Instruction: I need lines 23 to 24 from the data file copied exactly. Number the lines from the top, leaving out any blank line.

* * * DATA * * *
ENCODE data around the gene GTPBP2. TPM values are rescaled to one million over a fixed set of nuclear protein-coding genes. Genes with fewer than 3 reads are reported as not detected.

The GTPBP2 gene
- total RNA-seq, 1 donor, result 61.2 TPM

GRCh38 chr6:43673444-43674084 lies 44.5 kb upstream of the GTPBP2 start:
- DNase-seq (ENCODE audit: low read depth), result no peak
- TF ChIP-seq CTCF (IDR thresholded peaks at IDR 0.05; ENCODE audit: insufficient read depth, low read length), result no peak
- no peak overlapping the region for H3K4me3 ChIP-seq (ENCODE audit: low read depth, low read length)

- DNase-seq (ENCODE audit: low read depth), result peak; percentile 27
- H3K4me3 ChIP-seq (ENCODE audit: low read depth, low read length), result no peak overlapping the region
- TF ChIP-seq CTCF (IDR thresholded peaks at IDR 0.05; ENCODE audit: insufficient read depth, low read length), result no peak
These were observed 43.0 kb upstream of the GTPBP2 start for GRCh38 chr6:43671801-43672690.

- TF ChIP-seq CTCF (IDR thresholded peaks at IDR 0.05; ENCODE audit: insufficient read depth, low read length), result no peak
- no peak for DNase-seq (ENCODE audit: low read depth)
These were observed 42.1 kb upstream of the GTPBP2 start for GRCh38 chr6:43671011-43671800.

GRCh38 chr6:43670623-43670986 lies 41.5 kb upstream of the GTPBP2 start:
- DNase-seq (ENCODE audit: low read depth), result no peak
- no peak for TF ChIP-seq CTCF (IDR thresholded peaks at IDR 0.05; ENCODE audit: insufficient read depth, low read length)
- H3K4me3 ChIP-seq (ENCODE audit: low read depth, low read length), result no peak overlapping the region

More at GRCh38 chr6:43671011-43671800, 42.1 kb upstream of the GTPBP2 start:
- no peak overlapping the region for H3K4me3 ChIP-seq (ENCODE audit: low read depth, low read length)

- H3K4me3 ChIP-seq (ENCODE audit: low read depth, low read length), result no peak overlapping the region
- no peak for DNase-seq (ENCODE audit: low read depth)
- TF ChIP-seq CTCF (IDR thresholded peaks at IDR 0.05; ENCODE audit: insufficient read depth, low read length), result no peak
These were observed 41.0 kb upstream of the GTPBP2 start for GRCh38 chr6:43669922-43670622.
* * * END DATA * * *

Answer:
- TF ChIP-seq CTCF (IDR thresholded peaks at IDR 0.05; ENCODE audit: insufficient read depth, low read length), result no peak
These were observed 41.0 kb upstream of the GTPBP2 start for GRCh38 chr6:43669922-43670622.